“By replacing meat consumption with plant-based foods, together, we can give the earth a fighting chance”. These were the words of singer and songwriter Billie Eilish when she took to her social media to promote Veganuary to her 107 million followers on Instagram.
Veganuary is an annual global campaign that first launched in 2014 and has since soared in popularity. It encourages people to adopt a diet free from meat and animal-derived products throughout the month of January. One person signed up for #Veganuary2023 every 2.4 seconds, and more than 4,351 media stories were published about the challenge in 2022. This says a lot about the gathering momentum of veganism, as does the fact that every supermarket, restaurant and fast-food chain now wants to get on the veganuary bandwagon. It’s hard to believe that up until sometime back, veganism was called a fad!
The Rise of Veganism amongst Gen Y and Z
Veganuary is a fast-growing movement, and it is the younger generations who are leading the way. The month-long challenge is more popular amongst Gen Y and Z, with one in eight Britons aged 18-24 (12%) saying they’ll attempt a vegan lifestyle in January, compared to only 3% of the older age groups. Some attribute this to the fact that young people are concerned about the future and are more environmentally conscious. Having lived with the ever-present threat of climate change, they are pushing back against the perceived inaction of previous generations, exploring social justice movements and questioning the status quo. Additionally, living in a digitally connected world with several prominent personalities and influencers advocating veganism, it’s easy to get inspired.
The Roots of Veganism
The term ‘veganism’ was coined in 1944 by a British animal rights advocate, Donald Watson, co-founder of The Vegan Society. It represents a sociological and political movement that challenges the widespread exploitation of animals for food, fashion, cosmetics and other products. However, the ‘meatless lifestyle’ can be traced back to ancient Indian, West Asian, Black and Indigenous cultures. Buddhism and Jainism have excluded animal products and advocated vegetarianism for centuries for religious and spiritual beliefs. For instance, the Jain philosophy believes all living things – including plants, animals and microbes have a soul. Therefore, they choose to avoid root vegetables because they believe the whole plant is killed when the root is dug up.
Modern veganism is commonly centred around clean and ethical diets, overlooking indigenous ancestral knowledge and wisdom. An example of that is the popular ‘superfood’, quinoa. This high protein, gluten-free grain originated in the area surrounding Lake Titicaca and was a sacred crop to the Incas, who called it the ‘mother of all grains’ or ‘chisaya mama’. While quinoa may have become a trendy diet food only in the last decade or so, it has been a staple for Indigenous communities in the Andean region of South America for centuries due to its high nutritional value.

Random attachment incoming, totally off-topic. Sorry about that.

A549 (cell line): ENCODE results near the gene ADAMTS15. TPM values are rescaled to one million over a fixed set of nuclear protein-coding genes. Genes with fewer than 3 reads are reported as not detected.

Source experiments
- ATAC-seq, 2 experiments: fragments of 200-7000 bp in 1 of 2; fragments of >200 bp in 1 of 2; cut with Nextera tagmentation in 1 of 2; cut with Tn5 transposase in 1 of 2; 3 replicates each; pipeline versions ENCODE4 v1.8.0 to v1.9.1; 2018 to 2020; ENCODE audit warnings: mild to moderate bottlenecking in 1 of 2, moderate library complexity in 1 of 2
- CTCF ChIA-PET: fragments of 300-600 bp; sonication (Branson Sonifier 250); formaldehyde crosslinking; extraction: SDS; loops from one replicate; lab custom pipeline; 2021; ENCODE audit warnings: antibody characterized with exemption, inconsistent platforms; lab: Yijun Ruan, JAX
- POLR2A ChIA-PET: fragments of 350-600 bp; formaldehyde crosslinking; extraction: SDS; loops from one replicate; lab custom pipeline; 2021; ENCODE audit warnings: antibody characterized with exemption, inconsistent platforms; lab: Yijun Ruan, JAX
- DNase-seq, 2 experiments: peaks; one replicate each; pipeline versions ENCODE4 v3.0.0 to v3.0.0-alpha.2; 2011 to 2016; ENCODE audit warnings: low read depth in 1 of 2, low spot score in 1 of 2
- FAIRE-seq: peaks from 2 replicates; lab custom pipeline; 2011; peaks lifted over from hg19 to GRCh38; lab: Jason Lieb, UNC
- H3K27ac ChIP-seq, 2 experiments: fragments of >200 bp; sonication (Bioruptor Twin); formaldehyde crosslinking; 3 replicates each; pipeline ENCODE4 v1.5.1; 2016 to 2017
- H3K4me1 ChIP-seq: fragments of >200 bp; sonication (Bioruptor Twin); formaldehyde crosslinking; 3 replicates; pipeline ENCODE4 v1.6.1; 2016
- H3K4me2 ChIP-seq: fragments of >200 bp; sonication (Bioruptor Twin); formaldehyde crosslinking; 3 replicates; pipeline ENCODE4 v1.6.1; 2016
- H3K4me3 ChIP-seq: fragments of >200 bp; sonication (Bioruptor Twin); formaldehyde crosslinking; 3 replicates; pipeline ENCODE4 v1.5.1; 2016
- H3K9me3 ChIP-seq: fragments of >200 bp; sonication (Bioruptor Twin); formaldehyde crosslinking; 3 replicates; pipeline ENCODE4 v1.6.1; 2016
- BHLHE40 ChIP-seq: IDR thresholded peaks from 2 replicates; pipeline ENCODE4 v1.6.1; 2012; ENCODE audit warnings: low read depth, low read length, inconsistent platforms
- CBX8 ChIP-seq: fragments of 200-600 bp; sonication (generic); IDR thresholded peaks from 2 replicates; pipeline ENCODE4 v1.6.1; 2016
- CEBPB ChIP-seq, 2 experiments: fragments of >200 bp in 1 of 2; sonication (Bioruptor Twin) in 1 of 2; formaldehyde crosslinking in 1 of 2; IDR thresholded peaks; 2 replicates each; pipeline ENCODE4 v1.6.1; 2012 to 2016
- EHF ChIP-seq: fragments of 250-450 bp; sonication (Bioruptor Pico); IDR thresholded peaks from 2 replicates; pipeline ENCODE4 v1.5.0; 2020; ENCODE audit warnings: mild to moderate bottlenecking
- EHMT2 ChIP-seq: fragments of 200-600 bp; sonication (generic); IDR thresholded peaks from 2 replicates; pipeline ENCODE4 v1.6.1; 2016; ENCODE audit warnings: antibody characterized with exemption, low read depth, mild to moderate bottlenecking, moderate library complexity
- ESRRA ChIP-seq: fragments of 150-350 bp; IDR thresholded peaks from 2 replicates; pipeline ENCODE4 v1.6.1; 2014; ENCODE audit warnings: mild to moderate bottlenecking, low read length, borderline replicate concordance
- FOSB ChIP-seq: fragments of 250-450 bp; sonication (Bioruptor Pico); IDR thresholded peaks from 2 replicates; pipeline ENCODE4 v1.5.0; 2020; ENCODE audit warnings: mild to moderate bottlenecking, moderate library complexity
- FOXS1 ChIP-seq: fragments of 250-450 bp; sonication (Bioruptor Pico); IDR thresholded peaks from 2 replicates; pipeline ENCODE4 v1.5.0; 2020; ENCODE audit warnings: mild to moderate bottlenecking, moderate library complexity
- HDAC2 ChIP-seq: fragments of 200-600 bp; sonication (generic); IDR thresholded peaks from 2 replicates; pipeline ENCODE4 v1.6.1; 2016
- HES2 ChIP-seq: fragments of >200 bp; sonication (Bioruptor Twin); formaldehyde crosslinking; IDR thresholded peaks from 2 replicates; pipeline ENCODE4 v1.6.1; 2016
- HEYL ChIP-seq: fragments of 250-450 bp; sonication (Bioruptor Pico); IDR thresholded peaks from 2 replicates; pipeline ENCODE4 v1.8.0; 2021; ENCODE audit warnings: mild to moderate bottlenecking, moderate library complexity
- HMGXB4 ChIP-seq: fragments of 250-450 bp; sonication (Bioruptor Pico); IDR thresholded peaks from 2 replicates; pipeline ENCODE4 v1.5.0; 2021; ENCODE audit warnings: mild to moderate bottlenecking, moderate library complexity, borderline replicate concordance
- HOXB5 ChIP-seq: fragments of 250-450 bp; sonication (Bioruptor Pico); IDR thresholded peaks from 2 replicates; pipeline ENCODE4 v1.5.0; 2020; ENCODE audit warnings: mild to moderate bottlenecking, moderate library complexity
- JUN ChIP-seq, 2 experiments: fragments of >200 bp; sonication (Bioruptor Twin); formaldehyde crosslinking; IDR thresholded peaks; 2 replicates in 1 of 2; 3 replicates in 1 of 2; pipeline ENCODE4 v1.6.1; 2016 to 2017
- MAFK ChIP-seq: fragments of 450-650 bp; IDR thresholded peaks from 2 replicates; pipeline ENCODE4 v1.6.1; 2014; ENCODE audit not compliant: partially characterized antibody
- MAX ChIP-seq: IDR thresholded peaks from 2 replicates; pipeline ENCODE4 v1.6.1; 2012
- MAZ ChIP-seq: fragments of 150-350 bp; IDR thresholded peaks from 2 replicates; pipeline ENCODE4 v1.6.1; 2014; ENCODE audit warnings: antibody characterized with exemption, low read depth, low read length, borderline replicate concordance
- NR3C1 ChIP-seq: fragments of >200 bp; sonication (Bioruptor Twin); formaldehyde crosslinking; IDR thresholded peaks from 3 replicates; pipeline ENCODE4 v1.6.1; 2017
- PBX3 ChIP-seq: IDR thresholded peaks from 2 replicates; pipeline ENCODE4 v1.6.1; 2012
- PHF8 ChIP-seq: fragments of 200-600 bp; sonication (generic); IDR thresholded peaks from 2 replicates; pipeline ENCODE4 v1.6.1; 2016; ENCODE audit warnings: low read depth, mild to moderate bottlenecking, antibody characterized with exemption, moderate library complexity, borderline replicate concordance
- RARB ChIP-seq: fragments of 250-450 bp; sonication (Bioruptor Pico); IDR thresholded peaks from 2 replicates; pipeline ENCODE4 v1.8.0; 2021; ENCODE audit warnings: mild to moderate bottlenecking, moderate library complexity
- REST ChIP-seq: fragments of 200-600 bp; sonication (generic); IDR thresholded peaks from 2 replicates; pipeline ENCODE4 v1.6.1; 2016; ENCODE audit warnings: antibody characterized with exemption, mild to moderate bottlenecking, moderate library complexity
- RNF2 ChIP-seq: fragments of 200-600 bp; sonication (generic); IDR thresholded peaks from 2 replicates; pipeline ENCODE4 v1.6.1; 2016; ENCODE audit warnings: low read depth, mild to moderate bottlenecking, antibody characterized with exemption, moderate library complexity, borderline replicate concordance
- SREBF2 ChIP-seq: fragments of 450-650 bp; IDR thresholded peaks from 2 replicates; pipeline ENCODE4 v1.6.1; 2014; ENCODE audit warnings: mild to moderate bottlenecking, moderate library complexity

For many people of colour, being a vegetarian is not only a matter of cultural practice but is also associated with socio-economic factors such as the cost of living. For instance, lentils are a cheaper source of protein in comparison to meat in South Asia. More recently, though, veganism has been criticised for its lack of inclusivity. The image of veganism perpetuated today is often of food from extravagant organic and vegan supermarkets or expensive meat substitutes, green juices and superfoods. However, this idea of veganism ignores the cultural history of vegan and vegetarian diets, while creating a class divide. For veganism to be truly inclusive, it needs to be accessible to everyone, so it doesn’t discourage people who can’t afford this lifestyle from going vegan.
It shouldn’t come as a surprise that food production, packaging, transportation and waste are significant contributors to climate change. The food system is responsible for over one-third of global greenhouse gas emissions, and more than half of those emissions are associated with livestock production. Studies indicate that going vegan for even two-thirds of meals could cut food-related carbon emissions by 60%. Therefore, giving up meat and dairy for plant-based diets is an environmentally beneficial behaviour change that can significantly reduce our overall emissions. Additionally, adopting a vegan diet has a myriad of benefits that include boosting your overall health and minimising the risk of cardiovascular diseases, reducing animal cruelty and tackling environmental issues associated with the exploitation of natural resources such as land and water.
With most supermarkets and restaurants noticing the shift and offering more plant-based options, going vegan has never been easier. Moreover, claims around the lack of protein are unfounded; vegan diets can easily make up for the lost animal-derived protein via alternative plant-based sources. The plant-based diets of athletes like Sir Lewis Hamilton and Venus Williams are proof! While these kind of prominent figures are great advocates for plant-based diets, including on social media, this can perpetuate veganism’s exclusive and elitist image. Instead of looking at it as a trend, use plant-based eating to improve overall nutrition and create a balanced diet. Veganuary is a great way to begin to expand your diet, whether or not you plan on giving up animal products forever. Even if you’re reducing the amount of animal-based products consumed, it’s a win!